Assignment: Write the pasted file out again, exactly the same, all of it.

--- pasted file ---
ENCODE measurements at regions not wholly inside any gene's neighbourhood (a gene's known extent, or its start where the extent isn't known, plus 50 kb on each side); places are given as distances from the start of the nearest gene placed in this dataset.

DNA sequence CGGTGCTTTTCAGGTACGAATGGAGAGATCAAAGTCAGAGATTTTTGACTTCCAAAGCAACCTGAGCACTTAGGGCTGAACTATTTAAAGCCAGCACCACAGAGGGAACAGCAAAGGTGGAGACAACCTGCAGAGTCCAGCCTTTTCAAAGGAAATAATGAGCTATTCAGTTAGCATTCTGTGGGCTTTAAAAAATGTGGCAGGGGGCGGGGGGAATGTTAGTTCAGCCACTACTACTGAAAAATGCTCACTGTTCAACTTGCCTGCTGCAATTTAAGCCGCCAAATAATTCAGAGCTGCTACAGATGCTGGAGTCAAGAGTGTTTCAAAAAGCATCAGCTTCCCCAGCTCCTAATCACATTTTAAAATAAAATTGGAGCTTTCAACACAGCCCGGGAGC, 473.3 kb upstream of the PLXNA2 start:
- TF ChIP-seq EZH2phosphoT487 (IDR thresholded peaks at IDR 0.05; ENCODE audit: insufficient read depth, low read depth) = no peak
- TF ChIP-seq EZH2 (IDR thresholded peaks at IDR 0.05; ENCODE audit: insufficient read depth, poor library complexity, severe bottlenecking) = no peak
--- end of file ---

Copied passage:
ENCODE measurements at regions not wholly inside any gene's neighbourhood (a gene's known extent, or its start where the extent isn't known, plus 50 kb on each side); places are given as distances from the start of the nearest gene placed in this dataset.

DNA sequence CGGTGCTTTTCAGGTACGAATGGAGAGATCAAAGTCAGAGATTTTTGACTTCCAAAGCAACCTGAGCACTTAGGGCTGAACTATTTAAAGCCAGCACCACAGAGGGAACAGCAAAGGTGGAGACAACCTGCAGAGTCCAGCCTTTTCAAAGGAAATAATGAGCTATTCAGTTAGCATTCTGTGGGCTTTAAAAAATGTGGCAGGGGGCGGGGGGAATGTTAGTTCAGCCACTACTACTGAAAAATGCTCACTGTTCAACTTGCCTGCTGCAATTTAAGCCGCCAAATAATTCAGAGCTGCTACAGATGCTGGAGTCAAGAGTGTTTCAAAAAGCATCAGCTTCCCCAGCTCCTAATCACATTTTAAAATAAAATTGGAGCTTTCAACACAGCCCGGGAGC, 473.3 kb upstream of the PLXNA2 start:
- TF ChIP-seq EZH2phosphoT487 (IDR thresholded peaks at IDR 0.05; ENCODE audit: insufficient read depth, low read depth) = no peak
- TF ChIP-seq EZH2 (IDR thresholded peaks at IDR 0.05; ENCODE audit: insufficient read depth, poor library complexity, severe bottlenecking) = no peak